Vitamin B Battles Erectile Dysfunction
Credit: Rodferris | Dreamstime
A daily dose of niacin, also known as vitamin B3, improves erectile function in men with high cholesterol, a new study finds.
The results show that the 80 men who took niacin and began the study with moderate or severe erectile dysfunction (ED) reported an improvement in their ability to maintain an erection. The 80 men who took a placebo pill, who also began the study with only mild ED, did not have a change in symptoms, the study said.
In addition to ED, all 160 men also had high cholesterol and lipid levels.
"The exciting thing about this finding," said study author Dr. Chi-Fai Ng of The Chinese University of Hong Kong, "is that niacin is a very old drug and the safety of it is quite well-documented. Basically, it's just a vitamin, and so this would be a very simple way to improve erectile function."
The results were published online on Aug. 2 in The Journal of Sexual Medicine.
The cholesterol tie-in
In patients with atherosclerosis, which is the accumulation of fats along blood vessel walls, niacin is known to improve both cholesterol and lipid levels. So it's no surprise that niacin also helps ED, because atherosclerosis and ED have similar causes, the researchers said.
"It's not that coronary disease causes erectile dysfunction," said Dr. Howard Herrmann, of the University of Pennsylvania Perelman School of Medicine. "It's that they both have same underlying pathophysiology."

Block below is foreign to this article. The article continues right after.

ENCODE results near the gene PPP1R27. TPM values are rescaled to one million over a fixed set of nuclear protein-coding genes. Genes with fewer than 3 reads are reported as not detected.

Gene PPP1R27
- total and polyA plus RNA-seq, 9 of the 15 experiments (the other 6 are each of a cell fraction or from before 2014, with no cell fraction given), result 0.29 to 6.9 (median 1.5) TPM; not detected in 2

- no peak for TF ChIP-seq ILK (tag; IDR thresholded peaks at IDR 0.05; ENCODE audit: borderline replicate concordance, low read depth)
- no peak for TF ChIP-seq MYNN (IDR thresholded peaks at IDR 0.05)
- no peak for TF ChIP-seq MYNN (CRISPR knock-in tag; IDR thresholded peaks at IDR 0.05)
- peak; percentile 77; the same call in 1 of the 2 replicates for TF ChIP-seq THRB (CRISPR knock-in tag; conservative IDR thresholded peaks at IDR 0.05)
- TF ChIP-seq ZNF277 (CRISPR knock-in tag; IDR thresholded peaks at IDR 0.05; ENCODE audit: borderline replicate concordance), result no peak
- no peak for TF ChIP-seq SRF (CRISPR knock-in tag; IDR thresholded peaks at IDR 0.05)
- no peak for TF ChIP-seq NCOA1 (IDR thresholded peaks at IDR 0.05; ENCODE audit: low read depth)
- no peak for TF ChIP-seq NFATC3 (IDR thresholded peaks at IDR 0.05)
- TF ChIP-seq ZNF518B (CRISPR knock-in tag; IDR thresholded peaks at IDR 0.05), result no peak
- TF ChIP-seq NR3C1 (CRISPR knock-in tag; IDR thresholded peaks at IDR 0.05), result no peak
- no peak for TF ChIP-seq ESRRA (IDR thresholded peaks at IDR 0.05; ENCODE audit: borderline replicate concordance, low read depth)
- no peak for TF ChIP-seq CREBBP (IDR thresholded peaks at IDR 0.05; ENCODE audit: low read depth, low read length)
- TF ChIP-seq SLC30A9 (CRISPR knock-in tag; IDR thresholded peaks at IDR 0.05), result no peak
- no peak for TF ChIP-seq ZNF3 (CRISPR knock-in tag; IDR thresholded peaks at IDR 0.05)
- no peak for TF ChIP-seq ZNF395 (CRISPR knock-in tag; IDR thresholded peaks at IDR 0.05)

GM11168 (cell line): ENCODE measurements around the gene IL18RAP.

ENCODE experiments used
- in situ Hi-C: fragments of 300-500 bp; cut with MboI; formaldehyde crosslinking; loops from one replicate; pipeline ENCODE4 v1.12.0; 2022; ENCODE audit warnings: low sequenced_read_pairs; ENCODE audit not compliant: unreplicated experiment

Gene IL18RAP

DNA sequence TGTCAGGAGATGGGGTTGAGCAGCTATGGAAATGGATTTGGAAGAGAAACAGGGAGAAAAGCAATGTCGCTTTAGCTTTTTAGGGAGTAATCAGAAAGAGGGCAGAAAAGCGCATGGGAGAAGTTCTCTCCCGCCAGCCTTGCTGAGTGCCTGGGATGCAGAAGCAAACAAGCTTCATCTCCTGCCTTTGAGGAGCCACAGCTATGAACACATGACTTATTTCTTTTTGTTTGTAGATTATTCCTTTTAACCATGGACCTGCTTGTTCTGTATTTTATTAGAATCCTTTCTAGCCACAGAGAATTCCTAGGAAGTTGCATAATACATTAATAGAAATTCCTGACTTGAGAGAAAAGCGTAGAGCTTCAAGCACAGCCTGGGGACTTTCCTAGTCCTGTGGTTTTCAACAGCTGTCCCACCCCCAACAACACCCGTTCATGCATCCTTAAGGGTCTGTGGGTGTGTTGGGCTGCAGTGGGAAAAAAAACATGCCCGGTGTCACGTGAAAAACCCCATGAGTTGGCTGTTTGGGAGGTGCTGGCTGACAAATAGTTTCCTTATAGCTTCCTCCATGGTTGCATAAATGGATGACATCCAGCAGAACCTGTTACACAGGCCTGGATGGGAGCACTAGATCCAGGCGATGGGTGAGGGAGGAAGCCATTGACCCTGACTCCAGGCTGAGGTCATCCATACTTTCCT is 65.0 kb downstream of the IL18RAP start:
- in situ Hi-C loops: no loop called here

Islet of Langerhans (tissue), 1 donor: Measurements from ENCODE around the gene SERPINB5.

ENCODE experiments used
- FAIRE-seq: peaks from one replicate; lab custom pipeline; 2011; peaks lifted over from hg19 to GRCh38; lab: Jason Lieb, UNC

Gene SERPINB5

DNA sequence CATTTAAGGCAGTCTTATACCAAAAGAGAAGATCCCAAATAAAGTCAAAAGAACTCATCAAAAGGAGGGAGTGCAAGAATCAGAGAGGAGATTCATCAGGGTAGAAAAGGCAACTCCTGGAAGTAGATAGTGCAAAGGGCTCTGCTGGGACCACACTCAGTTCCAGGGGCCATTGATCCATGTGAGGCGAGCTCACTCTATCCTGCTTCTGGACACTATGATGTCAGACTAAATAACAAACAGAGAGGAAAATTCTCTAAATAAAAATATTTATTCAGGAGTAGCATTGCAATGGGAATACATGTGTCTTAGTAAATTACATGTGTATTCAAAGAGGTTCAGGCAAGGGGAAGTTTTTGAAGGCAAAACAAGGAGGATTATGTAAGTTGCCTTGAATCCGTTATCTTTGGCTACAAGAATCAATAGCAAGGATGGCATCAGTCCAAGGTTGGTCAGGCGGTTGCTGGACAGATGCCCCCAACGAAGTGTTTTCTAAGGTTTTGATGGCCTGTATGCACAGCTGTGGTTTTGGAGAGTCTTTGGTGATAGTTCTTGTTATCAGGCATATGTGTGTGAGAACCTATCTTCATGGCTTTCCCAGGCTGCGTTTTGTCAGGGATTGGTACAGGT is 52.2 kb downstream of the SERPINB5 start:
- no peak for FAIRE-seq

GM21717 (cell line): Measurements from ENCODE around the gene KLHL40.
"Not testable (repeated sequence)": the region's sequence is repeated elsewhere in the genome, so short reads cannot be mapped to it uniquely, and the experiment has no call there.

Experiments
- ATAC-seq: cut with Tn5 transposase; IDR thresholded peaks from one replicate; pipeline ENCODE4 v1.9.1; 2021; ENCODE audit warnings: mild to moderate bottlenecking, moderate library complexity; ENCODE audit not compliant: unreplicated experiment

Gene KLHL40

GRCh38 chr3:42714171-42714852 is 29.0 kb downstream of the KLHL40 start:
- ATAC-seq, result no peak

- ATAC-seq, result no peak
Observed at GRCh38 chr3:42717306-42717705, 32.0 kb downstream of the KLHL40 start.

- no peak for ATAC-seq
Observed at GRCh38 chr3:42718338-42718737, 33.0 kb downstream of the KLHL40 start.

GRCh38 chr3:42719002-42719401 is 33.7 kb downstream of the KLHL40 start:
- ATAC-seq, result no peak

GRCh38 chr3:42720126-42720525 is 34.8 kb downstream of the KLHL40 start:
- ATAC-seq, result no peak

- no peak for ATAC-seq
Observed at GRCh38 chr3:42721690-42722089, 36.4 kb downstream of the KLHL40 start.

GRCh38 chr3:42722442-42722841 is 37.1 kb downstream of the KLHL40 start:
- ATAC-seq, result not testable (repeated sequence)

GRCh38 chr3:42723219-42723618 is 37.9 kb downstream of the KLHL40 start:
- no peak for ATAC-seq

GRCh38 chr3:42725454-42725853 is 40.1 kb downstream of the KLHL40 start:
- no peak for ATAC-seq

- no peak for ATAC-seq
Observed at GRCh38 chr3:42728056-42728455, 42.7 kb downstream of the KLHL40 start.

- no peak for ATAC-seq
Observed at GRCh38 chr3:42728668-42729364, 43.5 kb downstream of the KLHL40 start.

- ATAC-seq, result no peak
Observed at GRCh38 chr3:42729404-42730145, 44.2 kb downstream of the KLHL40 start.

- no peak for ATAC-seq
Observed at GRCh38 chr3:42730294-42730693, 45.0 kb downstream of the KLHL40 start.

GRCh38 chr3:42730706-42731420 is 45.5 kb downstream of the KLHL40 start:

Heart disease, stroke, atherosclerosis and erectile dysfunction can all be caused by inflammation of blood vessels, said Herrmann, who was not involved in the new study. When this inflammation occurs in blood vessels leading to the penis, ED results.
Herrmann worked on a 2006 study that looked at the effect of common cholesterol-lowering statins on ED. The study, while small, found that the statins helped ED drugs such as Viagra work better for some men.
Moreover, the statins had a faster effect on ED than they did on lowering cholesterol, suggesting that they were getting at the root inflammation of both problems, Hermann said.
The new niacin study echoes the statin study results, and strengthens the idea that ED is closely tied to other health issues, Hermann said. The men taking niacin not only scored better on a self-reported test of erectile function; their lipid levels also improved.
The convenience factor
To work best, current ED drugs have to be taken within a few hours of sexual activity. For most patients, they improve erectile function, but only during that brief time span.
"Niacin is much more convenient," Ng said. "You take it once a day, whenever you want, and you can have sex any time."
The niacin used in his study was formulated in slow-release pills, designed to seep slowly into the bloodstream over the course of a day. The men started with a daily dose of 500 milligrams (mg), to make sure they had no adverse side effects, then increased to 1,000 mg and then 1,500 mg.
Herrmann said there are still questions about both niacin and statins before they'll be prescribed for the sole purpose of treating ED.
"There's still a lot to be learned about the type of patients who would be most likely to respond to these drugs," he said. "There are lots of scenarios that haven't been looked at."
The new study only included men who had high lipid levels as well as ED, but Ng said he would also like to study whether niacin has an effect in patients who have only ED.
Pass it on: In men with high cholesterol and erectile dysfunction, a daily dose of niacin decreases their erectile symptoms.
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